Summer 2018: Everybody's Punk but Us. has graciously provided this space for the Middle Earth Reenactment Society for purposes of archiving/presenting their newsletter, and to keep our community informed on Society-specific happenings.

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Summer 2018: Everybody's Punk but Us.

Post by caedmon »


As class of 2007 Steampunk, I find this interesting. Not sure what to make of it. But interesting.
-Jack Horner

Impression: Boater Wesman ( Balku'npâ Adúnerama ) bronze founder living in Archet, Breelander of mixed dúnedain descent. c. 3017
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Re: Summer 2018: Everybody's Punk but Us.

Post by Iodo »

Yep, interesting. Still can't decide if it is or isn't :lol:
Gimli: It's true you don't see many Dwarf-women. And in fact, they are so alike in voice and appearance, that they are often mistaken for Dwarf-men.
Aragorn: It's the beards.
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Re: Summer 2018: Everybody's Punk but Us.

Post by Udwin »

As a collaborative process, I was responsible for the first half of the article, and Odigan synthesized the second half.
My focus was on different tech levels making it an 'x-punk' setting; this passage wound up on the cutting room floor (ooh, MERF behind-the-scenes exclusive!)
As a result, I propose a third option to determine if a text can be considered ‘punk’, and in this case What Makes Tolkien ‘Punk’ is specifically his juxtaposition of different cultures possessing different levels of technology beyond what would be expected.
For example, any of these groups (or something very, very close), separated from their Middle-earth setting and viewed from afar, can be found in a period of Earth’s history. However, by bringing them together, Tolkien enters into the realm of the historically-fantastic, which fuels the audience’s imagination:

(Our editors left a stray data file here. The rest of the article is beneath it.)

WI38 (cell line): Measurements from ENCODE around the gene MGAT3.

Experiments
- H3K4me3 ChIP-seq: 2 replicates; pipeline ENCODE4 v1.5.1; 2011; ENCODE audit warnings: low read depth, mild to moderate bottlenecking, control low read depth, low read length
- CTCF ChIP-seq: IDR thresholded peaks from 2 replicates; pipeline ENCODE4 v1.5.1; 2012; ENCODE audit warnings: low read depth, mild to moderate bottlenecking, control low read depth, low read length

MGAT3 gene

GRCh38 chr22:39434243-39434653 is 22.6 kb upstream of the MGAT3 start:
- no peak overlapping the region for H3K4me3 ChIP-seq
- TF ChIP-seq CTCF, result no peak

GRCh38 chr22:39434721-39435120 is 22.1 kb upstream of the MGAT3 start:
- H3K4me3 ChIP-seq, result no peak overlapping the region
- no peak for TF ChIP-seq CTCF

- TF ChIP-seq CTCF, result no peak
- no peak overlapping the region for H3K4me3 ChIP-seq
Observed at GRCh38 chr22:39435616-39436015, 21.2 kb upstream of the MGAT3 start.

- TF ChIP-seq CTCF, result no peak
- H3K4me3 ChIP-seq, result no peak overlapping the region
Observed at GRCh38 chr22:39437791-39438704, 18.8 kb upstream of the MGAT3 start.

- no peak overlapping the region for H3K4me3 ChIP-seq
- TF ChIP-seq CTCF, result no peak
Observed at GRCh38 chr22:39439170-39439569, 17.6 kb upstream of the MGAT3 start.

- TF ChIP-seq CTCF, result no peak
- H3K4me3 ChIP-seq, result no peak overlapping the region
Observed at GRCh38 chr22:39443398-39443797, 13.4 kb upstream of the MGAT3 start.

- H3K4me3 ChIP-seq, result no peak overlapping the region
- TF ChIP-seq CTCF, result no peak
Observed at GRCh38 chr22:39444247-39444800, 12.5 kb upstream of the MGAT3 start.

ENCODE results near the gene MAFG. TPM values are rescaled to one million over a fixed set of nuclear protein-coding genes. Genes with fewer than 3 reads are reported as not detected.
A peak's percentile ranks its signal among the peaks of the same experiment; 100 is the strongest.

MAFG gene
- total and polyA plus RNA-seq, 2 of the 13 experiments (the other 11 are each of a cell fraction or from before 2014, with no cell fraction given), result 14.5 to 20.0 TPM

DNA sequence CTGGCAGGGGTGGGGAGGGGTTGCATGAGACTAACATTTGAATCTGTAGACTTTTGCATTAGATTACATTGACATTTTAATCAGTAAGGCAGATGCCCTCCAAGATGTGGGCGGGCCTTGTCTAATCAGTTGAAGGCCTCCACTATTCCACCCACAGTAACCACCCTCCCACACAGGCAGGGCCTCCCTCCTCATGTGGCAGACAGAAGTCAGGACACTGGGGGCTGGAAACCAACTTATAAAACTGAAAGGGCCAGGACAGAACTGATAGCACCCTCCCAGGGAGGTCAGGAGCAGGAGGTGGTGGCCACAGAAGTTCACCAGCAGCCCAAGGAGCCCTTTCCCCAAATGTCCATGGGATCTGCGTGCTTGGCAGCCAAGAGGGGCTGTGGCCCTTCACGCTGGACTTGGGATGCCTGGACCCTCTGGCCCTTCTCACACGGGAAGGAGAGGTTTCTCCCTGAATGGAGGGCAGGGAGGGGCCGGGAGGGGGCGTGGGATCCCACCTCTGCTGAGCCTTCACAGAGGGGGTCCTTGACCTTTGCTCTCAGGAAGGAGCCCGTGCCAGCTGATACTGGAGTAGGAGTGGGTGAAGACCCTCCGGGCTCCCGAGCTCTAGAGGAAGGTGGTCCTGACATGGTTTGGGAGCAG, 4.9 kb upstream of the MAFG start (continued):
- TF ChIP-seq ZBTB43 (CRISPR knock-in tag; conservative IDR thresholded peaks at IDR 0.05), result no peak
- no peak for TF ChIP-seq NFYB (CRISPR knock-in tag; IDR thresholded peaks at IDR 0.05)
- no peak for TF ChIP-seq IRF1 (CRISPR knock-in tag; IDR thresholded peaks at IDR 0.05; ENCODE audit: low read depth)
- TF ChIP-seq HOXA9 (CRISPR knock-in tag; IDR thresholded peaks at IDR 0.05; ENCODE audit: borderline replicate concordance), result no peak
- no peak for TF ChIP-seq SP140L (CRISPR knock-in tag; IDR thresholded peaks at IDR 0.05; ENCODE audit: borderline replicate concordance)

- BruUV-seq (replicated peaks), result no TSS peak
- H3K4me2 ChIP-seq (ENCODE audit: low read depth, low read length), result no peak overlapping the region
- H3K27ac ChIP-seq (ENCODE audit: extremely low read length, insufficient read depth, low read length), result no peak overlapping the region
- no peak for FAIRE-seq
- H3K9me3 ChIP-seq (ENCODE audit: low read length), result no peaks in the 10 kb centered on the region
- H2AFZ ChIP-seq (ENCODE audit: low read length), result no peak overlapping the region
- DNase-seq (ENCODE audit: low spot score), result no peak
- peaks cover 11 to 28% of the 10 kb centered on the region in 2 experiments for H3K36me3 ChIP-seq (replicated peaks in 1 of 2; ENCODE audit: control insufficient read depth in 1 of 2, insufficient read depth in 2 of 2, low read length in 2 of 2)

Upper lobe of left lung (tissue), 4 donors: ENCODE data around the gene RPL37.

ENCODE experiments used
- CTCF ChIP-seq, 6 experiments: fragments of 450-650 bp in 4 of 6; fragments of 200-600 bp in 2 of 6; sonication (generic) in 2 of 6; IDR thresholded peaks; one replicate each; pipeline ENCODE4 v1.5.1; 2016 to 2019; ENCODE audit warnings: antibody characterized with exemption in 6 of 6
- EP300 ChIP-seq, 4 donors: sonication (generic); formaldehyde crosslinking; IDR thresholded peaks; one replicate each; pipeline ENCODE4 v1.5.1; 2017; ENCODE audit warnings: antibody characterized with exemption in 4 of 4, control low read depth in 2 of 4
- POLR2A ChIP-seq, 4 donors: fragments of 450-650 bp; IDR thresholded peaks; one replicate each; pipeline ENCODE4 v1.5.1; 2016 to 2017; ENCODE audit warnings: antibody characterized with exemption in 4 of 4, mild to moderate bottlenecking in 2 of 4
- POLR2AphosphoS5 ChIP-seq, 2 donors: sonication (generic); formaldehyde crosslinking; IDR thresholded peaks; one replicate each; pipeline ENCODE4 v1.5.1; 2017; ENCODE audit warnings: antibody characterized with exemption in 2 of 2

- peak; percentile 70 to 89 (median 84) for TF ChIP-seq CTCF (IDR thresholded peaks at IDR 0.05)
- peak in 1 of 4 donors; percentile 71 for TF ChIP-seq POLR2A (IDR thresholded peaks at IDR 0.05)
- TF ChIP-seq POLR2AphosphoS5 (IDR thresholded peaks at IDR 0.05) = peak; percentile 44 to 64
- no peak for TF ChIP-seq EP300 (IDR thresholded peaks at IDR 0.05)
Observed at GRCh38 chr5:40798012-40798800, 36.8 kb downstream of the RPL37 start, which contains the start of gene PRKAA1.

-Rohirrim being led to Gondor by the Woses of Anorien (Northmen and Neanderthals—a pseudoscientific scenario explored more fully to great effect by Michael Crichton in Eaters of the Dead).
-Beorn meeting the dwarves of Thorin’s company (actually, dwarves and elves are equally impossible to pin down on a historical timeline, but they certainly wouldn’t have had dealings with ancient Nordic Bear-people like Beorn’s folk!)
-the Faithful Númenoreans landing in western Gondor and meeting indigenous Men (see Tal-Elmar—great seagoing ships with many masts and canvas sails crewed by tall, pale, steel-armed Men encountering swarthy, Neolithic dirt farmers!)
-Hobbits and … anybody, actually!"
My personal take on the final article is that on all counts, yes, 'reenacting' the Free Peoples of Middle-earth is, by all metrics (political and popcultural), punk.
-When they encounter each other, a Stone-, Sandal-, Candle-, Steampunk setting is created.
-The Free Peoples fight against an Enemy who embodies all the most destructive aspects of life (authoritarianism, the surveillance state, slavery, a god complex, ecocide, quantity over quality-->ugly aesthetics, etc)
-As we're primarily using texts, interpretations are based on our mental images and so consequently are highly individualized and vary greatly from person to person (my idea of 'Ranger' is different from your idea of 'Ranger' is different from his idea of 'Ranger'). This is accomplished by an emphasis on 'Maker culture' and DIYing with correct authentic materials and methods.
-Also because we are based on the written texts, we set ourselves apart from the 'mainstream' who use the Jackson films (which as discussed in the moving pictures thread, can co-opt our imaginings). Similarly, with an upcoming series made by Amazon--a massive corporate entity seeking to get their tentacles into every part of modern life (an entity that if this were a cyberpunk novel would definitely be the antagonist)--our book-based interpretations will be even more in the minority.
Personae: Aistan son of Ansteig, common Beorning of Wilderland; Tungo Boffin, Eastfarthing Bounder, 3018 TA
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Re: Summer 2018: Everybody's Punk but Us.

Post by Peter Remling »

" A Rose by any other name ..."
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